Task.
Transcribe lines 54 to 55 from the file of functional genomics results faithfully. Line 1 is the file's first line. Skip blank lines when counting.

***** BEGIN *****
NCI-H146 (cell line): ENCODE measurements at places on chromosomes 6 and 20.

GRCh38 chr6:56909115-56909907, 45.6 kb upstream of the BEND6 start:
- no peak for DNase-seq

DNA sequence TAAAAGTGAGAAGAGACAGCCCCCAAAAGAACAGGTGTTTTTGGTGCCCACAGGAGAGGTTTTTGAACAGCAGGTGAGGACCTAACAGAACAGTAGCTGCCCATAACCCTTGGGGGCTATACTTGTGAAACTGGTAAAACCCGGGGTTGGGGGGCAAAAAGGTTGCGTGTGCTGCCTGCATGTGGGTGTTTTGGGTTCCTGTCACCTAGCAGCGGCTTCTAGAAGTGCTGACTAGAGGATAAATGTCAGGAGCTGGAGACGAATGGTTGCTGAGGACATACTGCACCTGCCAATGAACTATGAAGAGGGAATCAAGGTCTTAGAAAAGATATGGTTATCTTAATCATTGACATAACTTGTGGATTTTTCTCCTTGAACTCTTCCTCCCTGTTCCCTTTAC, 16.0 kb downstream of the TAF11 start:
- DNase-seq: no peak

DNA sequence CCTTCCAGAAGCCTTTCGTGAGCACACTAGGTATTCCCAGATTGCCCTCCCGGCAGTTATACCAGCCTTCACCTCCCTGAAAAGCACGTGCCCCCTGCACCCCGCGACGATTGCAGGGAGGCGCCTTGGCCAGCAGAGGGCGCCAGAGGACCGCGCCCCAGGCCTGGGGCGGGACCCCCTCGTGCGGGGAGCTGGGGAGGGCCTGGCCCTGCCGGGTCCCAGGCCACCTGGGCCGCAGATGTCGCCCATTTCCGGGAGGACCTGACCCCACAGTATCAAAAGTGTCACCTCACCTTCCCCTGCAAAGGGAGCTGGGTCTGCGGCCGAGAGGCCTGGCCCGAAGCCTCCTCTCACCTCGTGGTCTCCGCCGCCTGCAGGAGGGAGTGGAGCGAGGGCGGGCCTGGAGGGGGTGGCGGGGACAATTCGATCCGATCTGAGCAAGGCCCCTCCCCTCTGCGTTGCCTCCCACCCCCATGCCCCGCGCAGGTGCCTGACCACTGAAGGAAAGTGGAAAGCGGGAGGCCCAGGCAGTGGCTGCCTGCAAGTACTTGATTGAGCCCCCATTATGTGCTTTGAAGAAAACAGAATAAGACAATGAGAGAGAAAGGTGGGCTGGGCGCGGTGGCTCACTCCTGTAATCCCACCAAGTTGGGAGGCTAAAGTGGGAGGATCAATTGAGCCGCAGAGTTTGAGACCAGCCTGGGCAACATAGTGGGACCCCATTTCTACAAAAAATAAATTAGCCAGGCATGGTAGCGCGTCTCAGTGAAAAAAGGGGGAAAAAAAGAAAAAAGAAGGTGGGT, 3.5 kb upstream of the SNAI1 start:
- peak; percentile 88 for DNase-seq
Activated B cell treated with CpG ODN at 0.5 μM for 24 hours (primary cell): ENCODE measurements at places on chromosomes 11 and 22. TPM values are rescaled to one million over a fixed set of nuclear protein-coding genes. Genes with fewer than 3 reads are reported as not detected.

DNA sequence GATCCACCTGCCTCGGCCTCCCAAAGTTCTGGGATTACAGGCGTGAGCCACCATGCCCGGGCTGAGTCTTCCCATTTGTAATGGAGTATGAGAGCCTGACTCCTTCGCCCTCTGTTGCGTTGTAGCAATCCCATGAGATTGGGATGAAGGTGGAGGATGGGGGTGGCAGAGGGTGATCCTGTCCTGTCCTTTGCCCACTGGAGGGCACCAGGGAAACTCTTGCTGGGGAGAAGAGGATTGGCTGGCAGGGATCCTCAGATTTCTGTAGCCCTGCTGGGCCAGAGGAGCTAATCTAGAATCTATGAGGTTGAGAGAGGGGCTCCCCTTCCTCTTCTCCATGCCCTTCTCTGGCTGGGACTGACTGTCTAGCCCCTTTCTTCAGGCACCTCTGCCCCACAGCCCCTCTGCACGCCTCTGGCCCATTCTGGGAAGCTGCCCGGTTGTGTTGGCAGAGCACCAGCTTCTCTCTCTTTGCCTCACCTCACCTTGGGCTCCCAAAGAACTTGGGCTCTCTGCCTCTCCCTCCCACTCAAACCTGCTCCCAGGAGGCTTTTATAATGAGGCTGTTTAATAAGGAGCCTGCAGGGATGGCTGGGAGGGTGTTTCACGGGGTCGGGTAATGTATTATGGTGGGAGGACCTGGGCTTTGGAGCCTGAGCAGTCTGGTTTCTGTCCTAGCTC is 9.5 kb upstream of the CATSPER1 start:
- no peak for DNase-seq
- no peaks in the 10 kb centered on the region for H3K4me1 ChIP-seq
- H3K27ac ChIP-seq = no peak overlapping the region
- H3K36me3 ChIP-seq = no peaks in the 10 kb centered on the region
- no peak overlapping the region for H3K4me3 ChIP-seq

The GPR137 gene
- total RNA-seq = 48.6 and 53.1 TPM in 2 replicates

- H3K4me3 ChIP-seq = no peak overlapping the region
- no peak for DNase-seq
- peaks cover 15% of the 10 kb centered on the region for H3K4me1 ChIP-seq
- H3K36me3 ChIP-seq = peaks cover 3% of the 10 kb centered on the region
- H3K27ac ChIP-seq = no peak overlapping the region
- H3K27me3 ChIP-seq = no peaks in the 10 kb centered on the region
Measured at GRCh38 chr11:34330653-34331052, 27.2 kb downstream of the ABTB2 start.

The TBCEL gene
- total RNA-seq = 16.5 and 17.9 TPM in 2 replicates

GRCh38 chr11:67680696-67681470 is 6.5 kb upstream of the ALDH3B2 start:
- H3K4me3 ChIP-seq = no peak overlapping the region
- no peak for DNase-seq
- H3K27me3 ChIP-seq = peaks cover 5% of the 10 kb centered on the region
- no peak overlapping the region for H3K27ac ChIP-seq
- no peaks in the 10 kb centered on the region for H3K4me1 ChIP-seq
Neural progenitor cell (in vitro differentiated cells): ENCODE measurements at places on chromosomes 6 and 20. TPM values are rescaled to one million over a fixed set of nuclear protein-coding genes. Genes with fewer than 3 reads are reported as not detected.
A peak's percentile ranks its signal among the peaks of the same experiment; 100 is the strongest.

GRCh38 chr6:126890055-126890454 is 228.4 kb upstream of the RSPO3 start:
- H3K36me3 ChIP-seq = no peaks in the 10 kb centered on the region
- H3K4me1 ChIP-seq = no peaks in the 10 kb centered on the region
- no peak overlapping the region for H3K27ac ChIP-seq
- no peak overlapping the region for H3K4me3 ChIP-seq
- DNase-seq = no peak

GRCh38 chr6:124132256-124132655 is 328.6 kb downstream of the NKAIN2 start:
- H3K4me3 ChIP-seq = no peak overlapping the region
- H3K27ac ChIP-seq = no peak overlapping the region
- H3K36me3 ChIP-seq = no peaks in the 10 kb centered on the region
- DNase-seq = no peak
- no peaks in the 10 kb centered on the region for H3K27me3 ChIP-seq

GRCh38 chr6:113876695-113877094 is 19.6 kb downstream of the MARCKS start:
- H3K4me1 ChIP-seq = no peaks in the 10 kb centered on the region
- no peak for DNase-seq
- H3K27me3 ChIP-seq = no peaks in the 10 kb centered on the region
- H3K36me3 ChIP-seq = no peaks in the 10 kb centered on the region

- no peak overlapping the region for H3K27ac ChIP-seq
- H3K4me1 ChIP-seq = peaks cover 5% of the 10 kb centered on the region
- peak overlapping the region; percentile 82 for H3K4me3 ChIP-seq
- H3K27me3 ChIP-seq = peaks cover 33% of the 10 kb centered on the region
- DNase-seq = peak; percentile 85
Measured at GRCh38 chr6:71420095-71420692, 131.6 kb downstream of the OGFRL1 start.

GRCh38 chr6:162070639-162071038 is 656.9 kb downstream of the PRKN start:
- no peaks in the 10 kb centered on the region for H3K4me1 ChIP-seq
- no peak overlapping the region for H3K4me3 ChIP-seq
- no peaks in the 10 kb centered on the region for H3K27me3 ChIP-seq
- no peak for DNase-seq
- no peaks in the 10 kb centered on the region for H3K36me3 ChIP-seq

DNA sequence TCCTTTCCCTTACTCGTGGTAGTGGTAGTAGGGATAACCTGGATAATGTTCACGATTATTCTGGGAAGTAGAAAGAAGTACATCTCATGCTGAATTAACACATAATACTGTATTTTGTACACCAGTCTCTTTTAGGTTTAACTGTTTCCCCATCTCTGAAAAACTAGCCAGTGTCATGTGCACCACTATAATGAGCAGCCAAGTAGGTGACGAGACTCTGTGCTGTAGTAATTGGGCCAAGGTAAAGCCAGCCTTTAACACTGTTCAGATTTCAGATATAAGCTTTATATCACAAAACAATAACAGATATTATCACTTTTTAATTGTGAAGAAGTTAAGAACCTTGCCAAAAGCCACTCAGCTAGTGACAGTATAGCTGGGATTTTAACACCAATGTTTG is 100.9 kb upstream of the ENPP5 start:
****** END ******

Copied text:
- H3K27me3 ChIP-seq = peaks cover 33% of the 10 kb centered on the region
- DNase-seq = peak; percentile 85